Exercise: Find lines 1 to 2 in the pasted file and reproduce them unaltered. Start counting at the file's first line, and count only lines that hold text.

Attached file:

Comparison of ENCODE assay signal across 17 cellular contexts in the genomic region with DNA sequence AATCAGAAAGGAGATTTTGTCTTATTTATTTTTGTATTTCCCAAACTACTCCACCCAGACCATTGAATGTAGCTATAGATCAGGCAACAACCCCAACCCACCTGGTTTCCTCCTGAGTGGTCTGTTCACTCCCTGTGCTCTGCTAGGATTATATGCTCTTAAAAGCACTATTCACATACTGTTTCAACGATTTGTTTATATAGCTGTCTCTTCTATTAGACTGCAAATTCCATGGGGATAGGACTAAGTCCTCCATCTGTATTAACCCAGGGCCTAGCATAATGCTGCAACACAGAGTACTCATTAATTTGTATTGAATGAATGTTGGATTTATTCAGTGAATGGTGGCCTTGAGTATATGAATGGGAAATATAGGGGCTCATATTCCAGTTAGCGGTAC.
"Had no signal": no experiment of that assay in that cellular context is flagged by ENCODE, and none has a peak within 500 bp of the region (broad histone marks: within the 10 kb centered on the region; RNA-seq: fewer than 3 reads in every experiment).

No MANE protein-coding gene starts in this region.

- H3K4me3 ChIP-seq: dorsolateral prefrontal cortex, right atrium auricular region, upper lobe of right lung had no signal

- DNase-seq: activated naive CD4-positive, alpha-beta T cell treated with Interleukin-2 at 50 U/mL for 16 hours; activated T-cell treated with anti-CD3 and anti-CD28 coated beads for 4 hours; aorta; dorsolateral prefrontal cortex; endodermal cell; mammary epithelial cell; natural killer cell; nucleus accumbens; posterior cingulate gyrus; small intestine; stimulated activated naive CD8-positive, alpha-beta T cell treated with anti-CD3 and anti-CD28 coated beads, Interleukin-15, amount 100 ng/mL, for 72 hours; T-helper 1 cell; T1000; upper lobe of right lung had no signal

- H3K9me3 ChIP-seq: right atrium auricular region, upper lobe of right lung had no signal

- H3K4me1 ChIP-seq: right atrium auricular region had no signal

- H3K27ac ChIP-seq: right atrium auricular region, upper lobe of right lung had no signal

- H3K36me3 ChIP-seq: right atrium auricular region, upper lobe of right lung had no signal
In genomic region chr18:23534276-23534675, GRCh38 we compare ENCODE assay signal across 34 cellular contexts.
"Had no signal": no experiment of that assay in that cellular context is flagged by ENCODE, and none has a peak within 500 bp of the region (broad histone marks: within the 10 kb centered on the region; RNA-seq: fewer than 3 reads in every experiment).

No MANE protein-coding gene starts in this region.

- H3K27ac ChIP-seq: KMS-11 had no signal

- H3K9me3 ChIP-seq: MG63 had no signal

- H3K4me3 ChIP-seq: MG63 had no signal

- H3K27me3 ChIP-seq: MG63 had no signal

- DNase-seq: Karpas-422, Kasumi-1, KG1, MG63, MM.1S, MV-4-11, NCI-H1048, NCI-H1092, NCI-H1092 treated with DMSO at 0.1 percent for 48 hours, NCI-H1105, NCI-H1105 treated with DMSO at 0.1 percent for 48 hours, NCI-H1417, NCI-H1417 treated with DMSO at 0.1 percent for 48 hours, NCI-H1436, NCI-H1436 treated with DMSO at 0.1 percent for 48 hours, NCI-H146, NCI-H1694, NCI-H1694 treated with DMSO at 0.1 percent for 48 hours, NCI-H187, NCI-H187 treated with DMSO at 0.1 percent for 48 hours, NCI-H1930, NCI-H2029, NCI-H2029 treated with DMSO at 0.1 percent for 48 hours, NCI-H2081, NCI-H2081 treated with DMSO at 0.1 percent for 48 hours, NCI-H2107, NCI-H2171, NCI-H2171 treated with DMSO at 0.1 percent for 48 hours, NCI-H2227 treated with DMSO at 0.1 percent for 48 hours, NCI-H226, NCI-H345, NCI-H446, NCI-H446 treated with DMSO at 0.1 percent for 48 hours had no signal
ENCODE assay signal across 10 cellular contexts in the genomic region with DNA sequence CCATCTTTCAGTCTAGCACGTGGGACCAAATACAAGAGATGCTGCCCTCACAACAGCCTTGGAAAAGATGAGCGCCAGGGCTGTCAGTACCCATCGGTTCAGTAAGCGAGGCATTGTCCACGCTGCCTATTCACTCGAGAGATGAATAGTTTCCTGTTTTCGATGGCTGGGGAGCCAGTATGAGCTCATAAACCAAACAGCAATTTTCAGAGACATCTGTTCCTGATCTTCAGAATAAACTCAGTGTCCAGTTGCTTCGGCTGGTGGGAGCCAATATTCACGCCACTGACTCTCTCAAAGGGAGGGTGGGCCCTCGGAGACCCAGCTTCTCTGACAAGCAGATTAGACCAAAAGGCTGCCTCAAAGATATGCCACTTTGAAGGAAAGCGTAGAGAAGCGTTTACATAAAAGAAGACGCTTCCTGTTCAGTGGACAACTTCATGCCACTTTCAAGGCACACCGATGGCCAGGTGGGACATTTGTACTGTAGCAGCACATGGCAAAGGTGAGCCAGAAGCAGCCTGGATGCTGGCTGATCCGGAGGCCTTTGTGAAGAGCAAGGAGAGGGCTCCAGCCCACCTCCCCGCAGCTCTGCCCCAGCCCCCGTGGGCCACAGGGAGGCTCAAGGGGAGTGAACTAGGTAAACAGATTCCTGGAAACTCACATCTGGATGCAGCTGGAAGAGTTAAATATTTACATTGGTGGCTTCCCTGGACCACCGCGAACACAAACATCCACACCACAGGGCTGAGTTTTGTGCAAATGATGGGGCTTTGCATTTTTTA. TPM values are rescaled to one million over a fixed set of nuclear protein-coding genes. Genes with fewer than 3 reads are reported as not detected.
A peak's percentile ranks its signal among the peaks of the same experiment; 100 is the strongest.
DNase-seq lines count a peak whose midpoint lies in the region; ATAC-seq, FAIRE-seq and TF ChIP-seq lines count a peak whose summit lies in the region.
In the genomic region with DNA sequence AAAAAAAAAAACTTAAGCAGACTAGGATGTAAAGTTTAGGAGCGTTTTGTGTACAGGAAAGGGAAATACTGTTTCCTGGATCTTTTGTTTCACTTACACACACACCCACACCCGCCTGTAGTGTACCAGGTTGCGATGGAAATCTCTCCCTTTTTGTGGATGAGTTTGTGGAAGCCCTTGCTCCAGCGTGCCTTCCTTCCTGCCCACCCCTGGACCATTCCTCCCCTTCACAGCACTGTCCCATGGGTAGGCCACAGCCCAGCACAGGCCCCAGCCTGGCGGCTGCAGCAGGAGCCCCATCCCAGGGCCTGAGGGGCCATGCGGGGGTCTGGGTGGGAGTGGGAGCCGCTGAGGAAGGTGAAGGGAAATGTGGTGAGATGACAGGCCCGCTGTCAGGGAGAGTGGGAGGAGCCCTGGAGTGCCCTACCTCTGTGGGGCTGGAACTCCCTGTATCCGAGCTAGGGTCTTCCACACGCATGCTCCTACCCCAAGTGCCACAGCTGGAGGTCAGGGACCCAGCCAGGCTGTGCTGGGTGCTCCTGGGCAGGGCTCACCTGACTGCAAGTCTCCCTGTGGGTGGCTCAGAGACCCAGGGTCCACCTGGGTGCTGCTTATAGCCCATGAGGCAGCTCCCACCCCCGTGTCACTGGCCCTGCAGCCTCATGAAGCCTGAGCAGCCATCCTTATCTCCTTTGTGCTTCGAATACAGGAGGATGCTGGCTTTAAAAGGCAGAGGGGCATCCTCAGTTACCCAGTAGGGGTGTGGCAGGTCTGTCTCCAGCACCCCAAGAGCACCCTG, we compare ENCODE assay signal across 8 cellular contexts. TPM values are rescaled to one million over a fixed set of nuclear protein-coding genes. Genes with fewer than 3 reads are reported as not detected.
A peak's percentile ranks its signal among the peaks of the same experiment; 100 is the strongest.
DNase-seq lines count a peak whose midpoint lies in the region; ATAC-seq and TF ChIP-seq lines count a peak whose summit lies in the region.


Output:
Comparison of ENCODE assay signal across 17 cellular contexts in the genomic region with DNA sequence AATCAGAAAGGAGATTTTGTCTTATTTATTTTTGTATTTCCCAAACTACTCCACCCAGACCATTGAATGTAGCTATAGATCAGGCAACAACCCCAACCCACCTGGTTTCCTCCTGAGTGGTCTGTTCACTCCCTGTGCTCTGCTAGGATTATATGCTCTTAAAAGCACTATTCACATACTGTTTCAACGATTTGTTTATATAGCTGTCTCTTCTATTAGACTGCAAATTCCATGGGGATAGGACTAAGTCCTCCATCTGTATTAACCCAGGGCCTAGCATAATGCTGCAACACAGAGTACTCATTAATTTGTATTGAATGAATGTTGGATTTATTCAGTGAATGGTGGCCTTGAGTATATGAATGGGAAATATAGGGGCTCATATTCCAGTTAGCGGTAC.
"Had no signal": no experiment of that assay in that cellular context is flagged by ENCODE, and none has a peak within 500 bp of the region (broad histone marks: within the 10 kb centered on the region; RNA-seq: fewer than 3 reads in every experiment).